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Is this overkill?

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  • Is this overkill?

    I'm beginning the scan and burn process of the old one-of-a-copy photos from my husband's family. I was told to scan with the highest possible peramaters. I was thinking of 600 dpi and 42 bits (UMAX Astra 2400S)

    but I wind up with HUGE files, particularly with an 8 x 10 photo. But with the CDs, storage space isn't a major problem. But MAC is old ('96) and not as speedy as the newer machines.

    Would I have just as 'workable' scans if I select 300 dpi and 8 bits?

    I don't have time to attempt restoration right now, just preserving them in case of fire or natural disaster.

  • #2
    Sjm, The general rule of thumb is "more is better" However ,and remember this is just how I do it and it may not be the best way, I scan at 300dpi, full color and then save. When you start getting those 15 or 26 Mb files it doesnot matter how fast the machine is, things are going to slow down. Your "software" becomes "sleepware" as you almost have enough time to take a nap while it is scanning and importing. Tom


    • #3
      If you are going to make enlargements, you will need a higher resolution. If you scan a 4 X 5, and want to make an 8 X 10, you should probably scan at 600 or so (although some thinking on this has recently changed). If I'm wrong, I'm sure Tom will give me 40 lashes with a very wet noodle. (and he'll probably correct me too)!



      • #4
        Nope! Right as usual Ed. I seldom do 8x10's as most of the photos I see are at most 5x7 ( and the owners usually dont want anything bigger)the more common are perhaps 3x4 or so with many having been cutdown even smaller. For the larger size prints "bigger IS better". Tom


        • #5
          You need to scan at least enough to get 150dpi at your largest possible reprint size. If you're scanning an 8x10 and you know you'll never need to go larger than 8x10, then scan at 150dpi.

          More IS better, but after a point it just becomes excess baggage for the computer and printer.
          Learn by teaching
          Take responsibility for learning


          • #6
            Excellent advice guys.

            I know how frustrating it is to work in those bigger files where simple tasks take forever. (I usually use the time to hit the bathroom, cook supper etc) What would normaly be minimum restoration becomes major time for you. The hardest part as Doug has pointed out in another forum is "What if your customer comes back and wants a larger print?" Since then I have been trying to think in that direction and most cases I don't have to worry. Portraits however, you might want to think about scanning big as they may want those enlarged but for regular snapshots, it's really not a big demand to enlarge and some of them can't be made much bigger anyway. So I guess just take each photo and think about it's probable outcome and go according to the advice given by the guys and make your decision that way.


            • #7
              let me get this straight......

              if I'm scanning an original 8 x 10 with no plans to go any larger, 300 dpi would be sufficient? I ususally print at 300 and that is the resolution that Kodak Picture Maker uses)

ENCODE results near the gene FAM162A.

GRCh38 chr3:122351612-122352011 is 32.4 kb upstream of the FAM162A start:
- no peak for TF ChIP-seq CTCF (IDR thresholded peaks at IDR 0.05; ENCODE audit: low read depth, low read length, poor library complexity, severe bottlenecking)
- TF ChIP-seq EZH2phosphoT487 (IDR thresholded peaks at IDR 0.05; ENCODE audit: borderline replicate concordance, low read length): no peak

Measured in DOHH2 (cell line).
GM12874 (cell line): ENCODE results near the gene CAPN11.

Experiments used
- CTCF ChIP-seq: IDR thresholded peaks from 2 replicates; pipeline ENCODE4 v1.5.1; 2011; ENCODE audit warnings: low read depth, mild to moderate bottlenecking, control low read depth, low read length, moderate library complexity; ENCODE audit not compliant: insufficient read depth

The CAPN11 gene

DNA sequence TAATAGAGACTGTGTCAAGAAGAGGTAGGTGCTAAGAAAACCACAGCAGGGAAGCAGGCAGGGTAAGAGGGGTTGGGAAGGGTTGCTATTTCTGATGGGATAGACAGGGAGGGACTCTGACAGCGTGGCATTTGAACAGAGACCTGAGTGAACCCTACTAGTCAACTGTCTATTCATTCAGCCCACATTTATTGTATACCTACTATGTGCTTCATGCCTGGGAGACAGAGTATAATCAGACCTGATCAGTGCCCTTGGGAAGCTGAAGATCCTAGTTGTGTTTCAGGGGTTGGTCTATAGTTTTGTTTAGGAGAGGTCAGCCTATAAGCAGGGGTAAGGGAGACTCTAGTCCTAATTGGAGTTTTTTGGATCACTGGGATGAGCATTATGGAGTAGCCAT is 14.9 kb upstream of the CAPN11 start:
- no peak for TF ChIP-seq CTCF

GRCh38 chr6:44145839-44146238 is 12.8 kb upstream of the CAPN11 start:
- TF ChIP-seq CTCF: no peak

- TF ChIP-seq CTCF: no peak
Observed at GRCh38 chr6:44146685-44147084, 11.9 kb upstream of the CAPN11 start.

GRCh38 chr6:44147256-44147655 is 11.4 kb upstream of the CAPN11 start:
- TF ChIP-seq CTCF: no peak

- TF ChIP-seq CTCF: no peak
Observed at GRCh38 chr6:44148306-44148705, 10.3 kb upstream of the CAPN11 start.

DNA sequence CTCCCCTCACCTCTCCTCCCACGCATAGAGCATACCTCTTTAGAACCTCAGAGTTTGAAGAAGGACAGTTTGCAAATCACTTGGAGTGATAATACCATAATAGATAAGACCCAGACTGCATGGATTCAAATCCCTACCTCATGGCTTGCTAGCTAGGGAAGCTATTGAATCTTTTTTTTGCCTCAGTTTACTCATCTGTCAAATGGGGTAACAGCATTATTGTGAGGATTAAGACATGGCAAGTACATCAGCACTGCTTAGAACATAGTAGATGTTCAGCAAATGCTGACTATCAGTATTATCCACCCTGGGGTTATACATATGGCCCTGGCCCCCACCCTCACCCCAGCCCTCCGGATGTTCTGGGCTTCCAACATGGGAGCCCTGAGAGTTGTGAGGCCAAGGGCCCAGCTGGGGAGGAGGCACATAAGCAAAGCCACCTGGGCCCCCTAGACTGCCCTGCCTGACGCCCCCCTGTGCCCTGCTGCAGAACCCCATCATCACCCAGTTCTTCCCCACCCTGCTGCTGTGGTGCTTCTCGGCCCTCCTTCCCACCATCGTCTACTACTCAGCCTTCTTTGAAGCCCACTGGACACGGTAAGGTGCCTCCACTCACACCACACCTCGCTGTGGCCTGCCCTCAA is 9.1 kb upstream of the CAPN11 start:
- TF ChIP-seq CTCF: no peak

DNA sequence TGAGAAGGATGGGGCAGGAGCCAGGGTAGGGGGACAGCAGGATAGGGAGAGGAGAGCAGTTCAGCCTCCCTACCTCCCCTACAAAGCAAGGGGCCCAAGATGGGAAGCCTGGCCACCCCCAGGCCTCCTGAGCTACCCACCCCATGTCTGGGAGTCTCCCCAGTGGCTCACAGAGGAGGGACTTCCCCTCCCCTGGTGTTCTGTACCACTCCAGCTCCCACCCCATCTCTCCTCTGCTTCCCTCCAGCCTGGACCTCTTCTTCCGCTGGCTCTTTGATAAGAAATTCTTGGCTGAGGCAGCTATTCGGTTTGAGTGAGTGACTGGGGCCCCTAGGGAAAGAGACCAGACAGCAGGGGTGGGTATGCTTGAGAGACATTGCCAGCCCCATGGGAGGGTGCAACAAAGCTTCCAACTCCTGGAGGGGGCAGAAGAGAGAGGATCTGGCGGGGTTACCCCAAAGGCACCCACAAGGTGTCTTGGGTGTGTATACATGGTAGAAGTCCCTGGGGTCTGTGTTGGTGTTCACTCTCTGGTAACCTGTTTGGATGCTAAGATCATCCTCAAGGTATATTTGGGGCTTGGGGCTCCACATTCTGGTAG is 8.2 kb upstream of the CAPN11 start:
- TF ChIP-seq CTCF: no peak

but if I'm scanning a TINY 1 x 2, then the 600 would be disirable since I"ll probably want to print at least a 3 x 5?

              that seems to make sense.

              now what about bits? stay with the max that my scanner will do?


              • #8
                Use the maximum your scanner will support, and stay within that as long as you can (you'll eventually have to reduce it, no way around that)
                Learn by teaching
                Take responsibility for learning


                • #9
                  Sorry if this is a bit off-topic, but did I get that right? Can you make a print off a CD from those Kodak Picture Maker things? Those little cubicles they have at drug stores and Meijer and such? I thought those were only for making copies and enlargements and such.



                  • #10

                    I might be wrong (and it wouldn't surprise me), but I think there are two different machines. We have one available at a local pharmacy, and it takes CD's with no problem.



                    • #11
                      Yes, you can make a print at the Kodak Picture Maker machine if you're CD is properly configured.

                      I posted an e-mail that I received from Kodak with the instructions.

                      If you do a search of the forums, it should pop up.

                      Let me know if you can't find it and I'll re-post.


                      • #12
                        You know, I do agree with DJ.

                        What harm WOULD it do to simply do a more detailed scan? most of us have HD's the size of the grand canyons and even if we don't, we'll wind up burning it onto CD anyway.

                        The only affect this may have on a system is perhaps that PS (or Paintshop) and the huge image file might gag on it and slow it down a tad.
                        This of course, can be easily remedied by adding more memory. (Memory is dirt cheap these days)


                        <tosses another 2 pennies on the table>


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